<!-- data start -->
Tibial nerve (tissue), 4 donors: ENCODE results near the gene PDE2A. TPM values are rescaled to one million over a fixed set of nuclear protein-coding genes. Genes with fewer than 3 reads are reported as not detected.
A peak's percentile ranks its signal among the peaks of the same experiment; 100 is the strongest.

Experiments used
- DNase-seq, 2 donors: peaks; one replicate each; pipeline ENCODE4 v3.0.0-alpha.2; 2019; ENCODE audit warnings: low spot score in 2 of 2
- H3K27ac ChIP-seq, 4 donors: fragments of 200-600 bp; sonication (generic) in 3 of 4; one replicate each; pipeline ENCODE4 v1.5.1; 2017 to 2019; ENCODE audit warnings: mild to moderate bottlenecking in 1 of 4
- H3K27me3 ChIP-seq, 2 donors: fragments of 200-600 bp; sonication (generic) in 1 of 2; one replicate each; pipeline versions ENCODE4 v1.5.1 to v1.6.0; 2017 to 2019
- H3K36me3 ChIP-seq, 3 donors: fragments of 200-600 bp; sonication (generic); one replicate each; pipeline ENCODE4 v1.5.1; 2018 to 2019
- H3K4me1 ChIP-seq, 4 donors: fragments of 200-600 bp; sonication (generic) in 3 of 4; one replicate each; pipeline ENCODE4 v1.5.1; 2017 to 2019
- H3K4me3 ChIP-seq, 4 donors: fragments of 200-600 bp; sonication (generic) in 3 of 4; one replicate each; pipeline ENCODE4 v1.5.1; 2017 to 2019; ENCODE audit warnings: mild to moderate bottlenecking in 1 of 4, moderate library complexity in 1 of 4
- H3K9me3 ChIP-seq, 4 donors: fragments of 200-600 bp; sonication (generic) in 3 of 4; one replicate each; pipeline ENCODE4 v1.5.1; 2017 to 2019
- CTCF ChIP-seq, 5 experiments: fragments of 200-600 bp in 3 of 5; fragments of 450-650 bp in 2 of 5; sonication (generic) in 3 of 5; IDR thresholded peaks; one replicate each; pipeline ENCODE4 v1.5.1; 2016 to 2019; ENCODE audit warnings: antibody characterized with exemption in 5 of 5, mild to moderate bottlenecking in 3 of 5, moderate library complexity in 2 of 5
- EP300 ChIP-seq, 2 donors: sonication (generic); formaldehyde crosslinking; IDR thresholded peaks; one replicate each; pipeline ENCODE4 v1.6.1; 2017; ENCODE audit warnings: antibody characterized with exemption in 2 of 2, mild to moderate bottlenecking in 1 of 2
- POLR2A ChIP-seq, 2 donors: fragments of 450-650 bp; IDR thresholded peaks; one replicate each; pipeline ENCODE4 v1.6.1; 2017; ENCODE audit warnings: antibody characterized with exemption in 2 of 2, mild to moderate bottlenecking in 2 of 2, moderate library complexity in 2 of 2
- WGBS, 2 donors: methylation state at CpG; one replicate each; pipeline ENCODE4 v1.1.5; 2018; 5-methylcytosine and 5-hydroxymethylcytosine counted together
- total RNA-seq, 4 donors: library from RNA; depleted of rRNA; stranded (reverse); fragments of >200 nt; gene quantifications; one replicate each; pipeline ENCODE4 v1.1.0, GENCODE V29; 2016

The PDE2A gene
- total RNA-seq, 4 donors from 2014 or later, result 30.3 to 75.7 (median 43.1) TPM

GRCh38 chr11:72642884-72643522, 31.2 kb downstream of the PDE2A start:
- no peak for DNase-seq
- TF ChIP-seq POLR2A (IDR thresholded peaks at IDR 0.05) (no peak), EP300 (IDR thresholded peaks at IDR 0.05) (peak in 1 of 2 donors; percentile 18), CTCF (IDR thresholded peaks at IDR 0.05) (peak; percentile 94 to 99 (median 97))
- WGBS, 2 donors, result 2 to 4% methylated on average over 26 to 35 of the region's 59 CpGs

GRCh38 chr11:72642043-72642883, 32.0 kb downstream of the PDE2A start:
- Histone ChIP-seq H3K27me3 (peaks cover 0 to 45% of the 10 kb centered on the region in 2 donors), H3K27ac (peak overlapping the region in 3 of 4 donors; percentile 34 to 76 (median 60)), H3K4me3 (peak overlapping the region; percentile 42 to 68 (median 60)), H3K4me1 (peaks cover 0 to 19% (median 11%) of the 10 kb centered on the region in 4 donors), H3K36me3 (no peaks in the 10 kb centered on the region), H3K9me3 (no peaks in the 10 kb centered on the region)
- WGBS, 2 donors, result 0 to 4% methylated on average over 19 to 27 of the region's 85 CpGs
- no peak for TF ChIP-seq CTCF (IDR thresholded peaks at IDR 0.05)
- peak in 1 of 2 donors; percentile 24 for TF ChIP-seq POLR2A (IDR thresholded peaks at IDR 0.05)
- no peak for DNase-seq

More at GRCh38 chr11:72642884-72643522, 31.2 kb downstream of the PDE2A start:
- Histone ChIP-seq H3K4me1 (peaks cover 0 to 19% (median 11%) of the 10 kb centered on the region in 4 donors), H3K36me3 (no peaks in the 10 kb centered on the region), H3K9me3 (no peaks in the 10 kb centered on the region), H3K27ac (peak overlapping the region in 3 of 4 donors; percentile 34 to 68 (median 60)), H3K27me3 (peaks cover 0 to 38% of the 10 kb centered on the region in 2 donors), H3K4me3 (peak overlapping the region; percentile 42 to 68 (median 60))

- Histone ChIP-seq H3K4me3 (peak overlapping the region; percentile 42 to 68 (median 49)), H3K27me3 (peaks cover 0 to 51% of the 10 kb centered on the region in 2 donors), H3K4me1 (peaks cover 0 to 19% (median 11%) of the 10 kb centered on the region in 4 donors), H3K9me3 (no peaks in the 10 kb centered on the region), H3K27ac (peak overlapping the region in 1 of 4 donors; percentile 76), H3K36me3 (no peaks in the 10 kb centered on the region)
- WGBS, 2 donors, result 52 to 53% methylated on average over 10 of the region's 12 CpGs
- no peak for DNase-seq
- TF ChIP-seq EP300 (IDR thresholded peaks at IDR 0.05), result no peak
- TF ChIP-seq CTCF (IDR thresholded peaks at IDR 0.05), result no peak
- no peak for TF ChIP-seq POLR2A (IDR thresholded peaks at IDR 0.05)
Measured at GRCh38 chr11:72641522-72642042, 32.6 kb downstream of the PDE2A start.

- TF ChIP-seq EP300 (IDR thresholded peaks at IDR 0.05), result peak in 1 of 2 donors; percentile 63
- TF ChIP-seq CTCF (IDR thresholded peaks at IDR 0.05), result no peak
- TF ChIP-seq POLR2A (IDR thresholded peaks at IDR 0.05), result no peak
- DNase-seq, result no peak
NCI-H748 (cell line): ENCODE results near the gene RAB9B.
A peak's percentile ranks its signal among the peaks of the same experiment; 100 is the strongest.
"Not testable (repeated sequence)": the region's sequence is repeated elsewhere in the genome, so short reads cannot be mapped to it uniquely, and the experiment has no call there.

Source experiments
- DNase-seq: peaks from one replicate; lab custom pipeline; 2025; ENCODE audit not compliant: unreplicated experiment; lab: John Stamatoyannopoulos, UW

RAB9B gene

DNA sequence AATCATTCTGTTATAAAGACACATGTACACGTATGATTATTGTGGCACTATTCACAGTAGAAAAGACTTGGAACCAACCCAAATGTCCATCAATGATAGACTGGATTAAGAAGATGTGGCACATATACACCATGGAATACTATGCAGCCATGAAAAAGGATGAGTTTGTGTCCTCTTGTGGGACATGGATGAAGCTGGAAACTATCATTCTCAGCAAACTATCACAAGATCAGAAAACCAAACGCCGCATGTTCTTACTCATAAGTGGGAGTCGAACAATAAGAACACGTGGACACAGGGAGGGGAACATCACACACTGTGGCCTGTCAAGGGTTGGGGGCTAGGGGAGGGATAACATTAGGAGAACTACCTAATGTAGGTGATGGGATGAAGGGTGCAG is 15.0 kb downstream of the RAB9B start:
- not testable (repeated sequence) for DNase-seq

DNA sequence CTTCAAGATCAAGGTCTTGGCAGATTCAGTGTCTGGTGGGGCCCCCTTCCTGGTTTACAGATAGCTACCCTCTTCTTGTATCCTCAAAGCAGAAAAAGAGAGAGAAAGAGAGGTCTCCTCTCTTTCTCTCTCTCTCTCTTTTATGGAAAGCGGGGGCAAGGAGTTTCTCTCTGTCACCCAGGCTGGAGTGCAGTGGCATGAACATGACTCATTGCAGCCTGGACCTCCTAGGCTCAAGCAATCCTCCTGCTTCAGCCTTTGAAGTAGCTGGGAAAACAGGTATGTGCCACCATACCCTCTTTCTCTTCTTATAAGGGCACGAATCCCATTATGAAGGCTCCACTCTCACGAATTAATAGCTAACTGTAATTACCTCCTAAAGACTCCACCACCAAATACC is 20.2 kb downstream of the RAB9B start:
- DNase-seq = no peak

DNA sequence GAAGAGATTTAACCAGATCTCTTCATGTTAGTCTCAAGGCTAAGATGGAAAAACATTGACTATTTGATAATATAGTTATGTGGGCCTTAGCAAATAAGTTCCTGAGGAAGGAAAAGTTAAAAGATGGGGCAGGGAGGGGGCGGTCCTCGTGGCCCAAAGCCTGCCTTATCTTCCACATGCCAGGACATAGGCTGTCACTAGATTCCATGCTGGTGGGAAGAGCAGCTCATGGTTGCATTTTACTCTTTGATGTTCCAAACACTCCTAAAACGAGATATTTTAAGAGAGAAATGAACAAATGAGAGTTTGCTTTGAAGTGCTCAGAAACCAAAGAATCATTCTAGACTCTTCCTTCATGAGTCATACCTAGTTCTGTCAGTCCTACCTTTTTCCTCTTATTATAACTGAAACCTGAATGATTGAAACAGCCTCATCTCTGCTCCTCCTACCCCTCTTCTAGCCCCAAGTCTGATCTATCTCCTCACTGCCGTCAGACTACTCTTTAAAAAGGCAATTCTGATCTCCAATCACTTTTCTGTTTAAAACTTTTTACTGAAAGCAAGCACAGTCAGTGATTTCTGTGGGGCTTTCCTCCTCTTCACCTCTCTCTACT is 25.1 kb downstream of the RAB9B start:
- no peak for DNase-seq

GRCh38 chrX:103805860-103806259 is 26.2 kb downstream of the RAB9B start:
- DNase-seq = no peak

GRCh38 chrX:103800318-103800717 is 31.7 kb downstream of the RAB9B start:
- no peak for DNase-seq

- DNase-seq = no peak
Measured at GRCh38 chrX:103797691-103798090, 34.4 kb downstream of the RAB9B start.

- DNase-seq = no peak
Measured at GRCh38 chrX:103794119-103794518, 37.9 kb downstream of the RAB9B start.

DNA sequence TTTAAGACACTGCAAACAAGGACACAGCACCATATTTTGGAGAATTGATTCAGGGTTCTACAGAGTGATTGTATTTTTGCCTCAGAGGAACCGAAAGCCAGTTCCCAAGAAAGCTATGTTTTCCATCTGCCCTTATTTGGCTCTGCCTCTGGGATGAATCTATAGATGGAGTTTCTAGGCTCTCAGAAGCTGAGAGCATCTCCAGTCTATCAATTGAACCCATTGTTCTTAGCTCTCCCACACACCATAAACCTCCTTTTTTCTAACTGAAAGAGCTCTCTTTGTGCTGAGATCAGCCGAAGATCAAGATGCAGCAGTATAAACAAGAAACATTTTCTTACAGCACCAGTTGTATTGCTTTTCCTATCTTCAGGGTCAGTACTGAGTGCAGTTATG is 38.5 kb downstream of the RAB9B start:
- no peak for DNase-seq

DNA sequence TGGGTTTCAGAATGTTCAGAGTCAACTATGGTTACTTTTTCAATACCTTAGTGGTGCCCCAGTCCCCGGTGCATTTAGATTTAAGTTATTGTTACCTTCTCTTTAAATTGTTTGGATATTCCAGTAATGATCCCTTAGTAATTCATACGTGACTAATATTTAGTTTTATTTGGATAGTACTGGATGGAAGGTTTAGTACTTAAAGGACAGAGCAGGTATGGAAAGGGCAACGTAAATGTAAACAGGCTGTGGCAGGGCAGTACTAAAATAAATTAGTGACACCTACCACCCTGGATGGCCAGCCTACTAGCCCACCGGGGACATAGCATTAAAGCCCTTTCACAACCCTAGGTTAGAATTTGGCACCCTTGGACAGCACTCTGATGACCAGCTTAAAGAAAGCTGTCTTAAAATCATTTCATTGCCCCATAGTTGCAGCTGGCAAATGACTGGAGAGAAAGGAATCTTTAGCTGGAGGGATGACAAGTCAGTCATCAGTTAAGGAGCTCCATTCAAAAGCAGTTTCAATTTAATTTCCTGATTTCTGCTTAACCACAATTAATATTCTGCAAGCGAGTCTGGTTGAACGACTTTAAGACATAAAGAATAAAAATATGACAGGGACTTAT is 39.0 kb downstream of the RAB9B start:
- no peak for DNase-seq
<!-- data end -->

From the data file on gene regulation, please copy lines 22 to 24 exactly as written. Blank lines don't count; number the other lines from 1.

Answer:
GRCh38 chr11:72642043-72642883, 32.0 kb downstream of the PDE2A start:
- Histone ChIP-seq H3K27me3 (peaks cover 0 to 45% of the 10 kb centered on the region in 2 donors), H3K27ac (peak overlapping the region in 3 of 4 donors; percentile 34 to 76 (median 60)), H3K4me3 (peak overlapping the region; percentile 42 to 68 (median 60)), H3K4me1 (peaks cover 0 to 19% (median 11%) of the 10 kb centered on the region in 4 donors), H3K36me3 (no peaks in the 10 kb centered on the region), H3K9me3 (no peaks in the 10 kb centered on the region)
- WGBS, 2 donors, result 0 to 4% methylated on average over 19 to 27 of the region's 85 CpGs